Sadhana is seen in the Kashmir Tradition as an expression of this insight, not as a way to come back to it. … Sadhana is the art of expressing silence in everyday activities, that is to say expressing this evidence on the level of body and mind. That is why all the arts in the East are seen as sadhana: dancing, poetry, the art of war, the art of love. In India, music is sadhana for a musician; for a servant activity is sadhana; for a widow life without her husband is sadhana. All expressions of life can be seen as sadhana, can be seen to express this conviction that life is not about doing, acquiring or getting something.”
~ Eric Baret

~

As soon as we wake up from deep sleep, the existence of a ready-made world – including our own bodies – confronts us. To examine it closely, we utilize our sense organs straightaway – one by one, relying on their superficial evidence without a thought. The organ of sight asserts that the world is only form and nothing else; the organ of hearing that the world is only sound and nothing else; and so on. Each organ thus asserts the world as its sole and particular object. In effect, each sense organ contradicts the evidence of the other four organs, with equal force. This hopeless mess of contradictory evidence, and the stubborn denial by each of the sense organs of the others’ evidence, form positive proof of the falsity of this world – as it appears. But all the while, the existence of a positive something is experienced without a break, beyond the shadow of a doubt. This, on closer analysis, is found to be that changeless, subjective ‘I’-principle or Consciousness itself.”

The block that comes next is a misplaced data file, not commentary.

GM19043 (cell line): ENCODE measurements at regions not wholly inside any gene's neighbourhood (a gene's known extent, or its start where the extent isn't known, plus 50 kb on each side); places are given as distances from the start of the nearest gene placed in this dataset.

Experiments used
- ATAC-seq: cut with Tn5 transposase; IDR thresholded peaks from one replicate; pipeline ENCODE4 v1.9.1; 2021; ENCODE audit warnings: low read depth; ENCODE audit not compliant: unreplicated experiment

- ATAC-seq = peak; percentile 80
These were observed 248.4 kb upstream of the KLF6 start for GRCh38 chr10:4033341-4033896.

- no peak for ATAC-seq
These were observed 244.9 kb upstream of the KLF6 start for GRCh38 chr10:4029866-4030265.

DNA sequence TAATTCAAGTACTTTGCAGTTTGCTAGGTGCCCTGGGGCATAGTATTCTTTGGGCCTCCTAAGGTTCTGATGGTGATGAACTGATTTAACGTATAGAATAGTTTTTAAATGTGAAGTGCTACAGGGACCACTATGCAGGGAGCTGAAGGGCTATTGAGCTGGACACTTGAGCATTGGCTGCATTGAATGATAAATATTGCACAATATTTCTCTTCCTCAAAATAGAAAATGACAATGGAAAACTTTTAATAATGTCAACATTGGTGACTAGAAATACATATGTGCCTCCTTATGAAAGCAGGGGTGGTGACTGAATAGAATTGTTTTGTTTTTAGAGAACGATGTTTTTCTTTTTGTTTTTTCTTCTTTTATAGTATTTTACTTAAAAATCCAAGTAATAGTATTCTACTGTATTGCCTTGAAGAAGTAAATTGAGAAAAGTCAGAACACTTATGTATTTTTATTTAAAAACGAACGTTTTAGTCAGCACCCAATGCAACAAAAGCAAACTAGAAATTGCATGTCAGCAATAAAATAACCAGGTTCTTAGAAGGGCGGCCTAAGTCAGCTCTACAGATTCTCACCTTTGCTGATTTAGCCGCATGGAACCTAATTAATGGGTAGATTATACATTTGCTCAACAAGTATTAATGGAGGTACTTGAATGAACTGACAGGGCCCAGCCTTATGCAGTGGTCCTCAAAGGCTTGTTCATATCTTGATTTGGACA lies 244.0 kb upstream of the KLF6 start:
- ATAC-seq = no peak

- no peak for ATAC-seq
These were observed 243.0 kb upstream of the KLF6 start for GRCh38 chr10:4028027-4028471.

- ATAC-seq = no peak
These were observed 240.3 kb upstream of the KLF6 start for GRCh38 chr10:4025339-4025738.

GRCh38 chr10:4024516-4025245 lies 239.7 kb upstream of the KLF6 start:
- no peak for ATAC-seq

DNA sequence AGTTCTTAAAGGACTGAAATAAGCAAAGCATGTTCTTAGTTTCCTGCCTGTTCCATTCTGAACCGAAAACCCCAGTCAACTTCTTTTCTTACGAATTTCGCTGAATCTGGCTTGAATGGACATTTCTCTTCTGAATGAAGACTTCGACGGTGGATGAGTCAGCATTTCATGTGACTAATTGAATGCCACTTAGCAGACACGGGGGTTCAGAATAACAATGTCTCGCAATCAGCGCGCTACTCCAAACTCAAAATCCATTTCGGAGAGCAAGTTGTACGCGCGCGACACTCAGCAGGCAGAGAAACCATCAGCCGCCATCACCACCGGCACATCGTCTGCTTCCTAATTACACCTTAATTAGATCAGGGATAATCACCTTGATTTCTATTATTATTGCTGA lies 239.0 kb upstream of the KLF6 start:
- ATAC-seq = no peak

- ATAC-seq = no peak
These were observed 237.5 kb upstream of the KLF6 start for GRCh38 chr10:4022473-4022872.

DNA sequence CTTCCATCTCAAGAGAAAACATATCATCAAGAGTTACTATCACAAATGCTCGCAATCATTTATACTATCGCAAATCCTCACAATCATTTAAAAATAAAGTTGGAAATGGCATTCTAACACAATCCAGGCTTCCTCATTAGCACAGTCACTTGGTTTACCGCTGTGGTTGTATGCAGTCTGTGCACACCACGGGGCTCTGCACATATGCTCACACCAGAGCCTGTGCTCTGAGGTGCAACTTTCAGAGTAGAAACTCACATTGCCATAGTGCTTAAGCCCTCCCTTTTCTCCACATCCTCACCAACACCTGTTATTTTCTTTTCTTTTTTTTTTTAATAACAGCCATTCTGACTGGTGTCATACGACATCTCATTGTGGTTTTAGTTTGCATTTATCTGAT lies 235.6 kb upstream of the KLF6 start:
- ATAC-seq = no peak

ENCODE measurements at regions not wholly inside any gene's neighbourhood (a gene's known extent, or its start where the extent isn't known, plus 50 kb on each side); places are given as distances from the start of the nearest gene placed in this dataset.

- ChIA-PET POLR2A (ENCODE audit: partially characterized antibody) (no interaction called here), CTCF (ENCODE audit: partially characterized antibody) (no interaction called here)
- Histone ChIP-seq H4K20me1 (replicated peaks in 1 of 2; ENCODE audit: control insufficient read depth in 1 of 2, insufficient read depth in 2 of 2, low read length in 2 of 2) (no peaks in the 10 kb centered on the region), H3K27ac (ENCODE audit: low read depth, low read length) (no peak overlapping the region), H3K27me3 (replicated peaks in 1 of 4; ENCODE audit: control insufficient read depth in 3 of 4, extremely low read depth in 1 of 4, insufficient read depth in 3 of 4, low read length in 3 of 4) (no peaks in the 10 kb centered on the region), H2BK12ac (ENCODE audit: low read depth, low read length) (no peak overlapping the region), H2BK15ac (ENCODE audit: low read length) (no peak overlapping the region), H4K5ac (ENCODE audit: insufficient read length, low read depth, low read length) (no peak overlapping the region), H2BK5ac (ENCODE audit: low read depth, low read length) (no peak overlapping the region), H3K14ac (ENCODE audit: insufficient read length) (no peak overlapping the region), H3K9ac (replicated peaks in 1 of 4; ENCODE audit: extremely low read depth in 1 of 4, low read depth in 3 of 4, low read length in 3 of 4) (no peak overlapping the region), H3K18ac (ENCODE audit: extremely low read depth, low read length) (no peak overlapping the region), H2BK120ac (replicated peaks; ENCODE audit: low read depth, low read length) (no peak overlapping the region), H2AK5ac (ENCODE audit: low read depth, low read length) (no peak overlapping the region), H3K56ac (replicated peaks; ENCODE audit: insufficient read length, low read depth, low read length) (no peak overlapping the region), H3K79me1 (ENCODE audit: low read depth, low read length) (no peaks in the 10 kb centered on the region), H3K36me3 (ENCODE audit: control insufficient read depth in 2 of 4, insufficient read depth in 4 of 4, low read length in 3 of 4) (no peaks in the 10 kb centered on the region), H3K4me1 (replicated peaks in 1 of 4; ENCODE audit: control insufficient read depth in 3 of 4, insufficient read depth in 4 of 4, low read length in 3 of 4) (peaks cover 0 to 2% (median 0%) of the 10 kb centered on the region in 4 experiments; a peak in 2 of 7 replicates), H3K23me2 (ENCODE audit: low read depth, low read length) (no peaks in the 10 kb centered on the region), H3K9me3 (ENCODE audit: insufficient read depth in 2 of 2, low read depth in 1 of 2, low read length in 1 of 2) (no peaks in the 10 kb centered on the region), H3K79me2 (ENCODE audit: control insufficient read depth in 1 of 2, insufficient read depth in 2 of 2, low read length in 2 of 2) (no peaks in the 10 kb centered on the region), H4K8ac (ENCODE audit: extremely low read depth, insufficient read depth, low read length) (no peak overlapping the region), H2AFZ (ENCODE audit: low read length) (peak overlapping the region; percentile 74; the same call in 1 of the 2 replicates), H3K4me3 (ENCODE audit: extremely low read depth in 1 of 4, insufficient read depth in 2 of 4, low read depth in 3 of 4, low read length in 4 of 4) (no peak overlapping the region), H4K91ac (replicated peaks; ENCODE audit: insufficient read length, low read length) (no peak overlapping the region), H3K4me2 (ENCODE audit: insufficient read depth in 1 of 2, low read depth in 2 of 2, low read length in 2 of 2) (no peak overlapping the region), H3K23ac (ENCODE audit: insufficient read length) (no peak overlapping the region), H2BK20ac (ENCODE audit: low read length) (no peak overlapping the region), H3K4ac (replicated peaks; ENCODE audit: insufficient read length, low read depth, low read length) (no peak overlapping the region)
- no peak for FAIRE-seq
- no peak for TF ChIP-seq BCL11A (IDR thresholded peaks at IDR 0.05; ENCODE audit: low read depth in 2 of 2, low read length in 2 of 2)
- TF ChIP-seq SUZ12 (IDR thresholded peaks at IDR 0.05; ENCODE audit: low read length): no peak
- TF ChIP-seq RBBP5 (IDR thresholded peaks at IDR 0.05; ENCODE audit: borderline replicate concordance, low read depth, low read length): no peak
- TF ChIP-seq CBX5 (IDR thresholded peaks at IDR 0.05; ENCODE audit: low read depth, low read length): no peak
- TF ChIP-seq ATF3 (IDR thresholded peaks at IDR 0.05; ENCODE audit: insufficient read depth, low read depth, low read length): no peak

~ Atmananda Krishna Menon

~